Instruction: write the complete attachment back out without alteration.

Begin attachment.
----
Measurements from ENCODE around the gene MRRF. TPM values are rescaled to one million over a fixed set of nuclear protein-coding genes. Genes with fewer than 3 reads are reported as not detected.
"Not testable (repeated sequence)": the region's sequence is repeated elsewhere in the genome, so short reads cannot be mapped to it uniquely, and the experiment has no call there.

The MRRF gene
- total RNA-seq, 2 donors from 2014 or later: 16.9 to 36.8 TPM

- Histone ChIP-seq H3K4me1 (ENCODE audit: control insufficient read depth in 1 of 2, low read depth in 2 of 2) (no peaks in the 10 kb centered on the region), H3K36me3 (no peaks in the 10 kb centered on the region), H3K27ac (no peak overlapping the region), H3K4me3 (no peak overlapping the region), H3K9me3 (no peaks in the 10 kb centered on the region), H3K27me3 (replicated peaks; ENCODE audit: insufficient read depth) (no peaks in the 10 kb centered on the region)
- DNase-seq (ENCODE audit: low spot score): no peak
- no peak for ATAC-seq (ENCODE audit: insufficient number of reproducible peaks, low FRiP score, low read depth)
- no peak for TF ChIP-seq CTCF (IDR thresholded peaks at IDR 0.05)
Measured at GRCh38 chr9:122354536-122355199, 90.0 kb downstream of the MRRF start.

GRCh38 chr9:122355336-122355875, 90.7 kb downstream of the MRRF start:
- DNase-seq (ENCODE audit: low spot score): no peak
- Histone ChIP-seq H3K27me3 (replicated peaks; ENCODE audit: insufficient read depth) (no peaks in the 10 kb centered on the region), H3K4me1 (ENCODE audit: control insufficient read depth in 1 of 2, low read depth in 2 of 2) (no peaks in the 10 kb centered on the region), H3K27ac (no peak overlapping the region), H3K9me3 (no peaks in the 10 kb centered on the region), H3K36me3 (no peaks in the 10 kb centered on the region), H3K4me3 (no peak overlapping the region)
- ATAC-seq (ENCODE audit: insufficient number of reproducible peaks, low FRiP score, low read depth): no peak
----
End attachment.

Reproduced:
Measurements from ENCODE around the gene MRRF. TPM values are rescaled to one million over a fixed set of nuclear protein-coding genes. Genes with fewer than 3 reads are reported as not detected.
"Not testable (repeated sequence)": the region's sequence is repeated elsewhere in the genome, so short reads cannot be mapped to it uniquely, and the experiment has no call there.

The MRRF gene
- total RNA-seq, 2 donors from 2014 or later: 16.9 to 36.8 TPM

- Histone ChIP-seq H3K4me1 (ENCODE audit: control insufficient read depth in 1 of 2, low read depth in 2 of 2) (no peaks in the 10 kb centered on the region), H3K36me3 (no peaks in the 10 kb centered on the region), H3K27ac (no peak overlapping the region), H3K4me3 (no peak overlapping the region), H3K9me3 (no peaks in the 10 kb centered on the region), H3K27me3 (replicated peaks; ENCODE audit: insufficient read depth) (no peaks in the 10 kb centered on the region)
- DNase-seq (ENCODE audit: low spot score): no peak
- no peak for ATAC-seq (ENCODE audit: insufficient number of reproducible peaks, low FRiP score, low read depth)
- no peak for TF ChIP-seq CTCF (IDR thresholded peaks at IDR 0.05)
Measured at GRCh38 chr9:122354536-122355199, 90.0 kb downstream of the MRRF start.

GRCh38 chr9:122355336-122355875, 90.7 kb downstream of the MRRF start:
- DNase-seq (ENCODE audit: low spot score): no peak
- Histone ChIP-seq H3K27me3 (replicated peaks; ENCODE audit: insufficient read depth) (no peaks in the 10 kb centered on the region), H3K4me1 (ENCODE audit: control insufficient read depth in 1 of 2, low read depth in 2 of 2) (no peaks in the 10 kb centered on the region), H3K27ac (no peak overlapping the region), H3K9me3 (no peaks in the 10 kb centered on the region), H3K36me3 (no peaks in the 10 kb centered on the region), H3K4me3 (no peak overlapping the region)
- ATAC-seq (ENCODE audit: insufficient number of reproducible peaks, low FRiP score, low read depth): no peak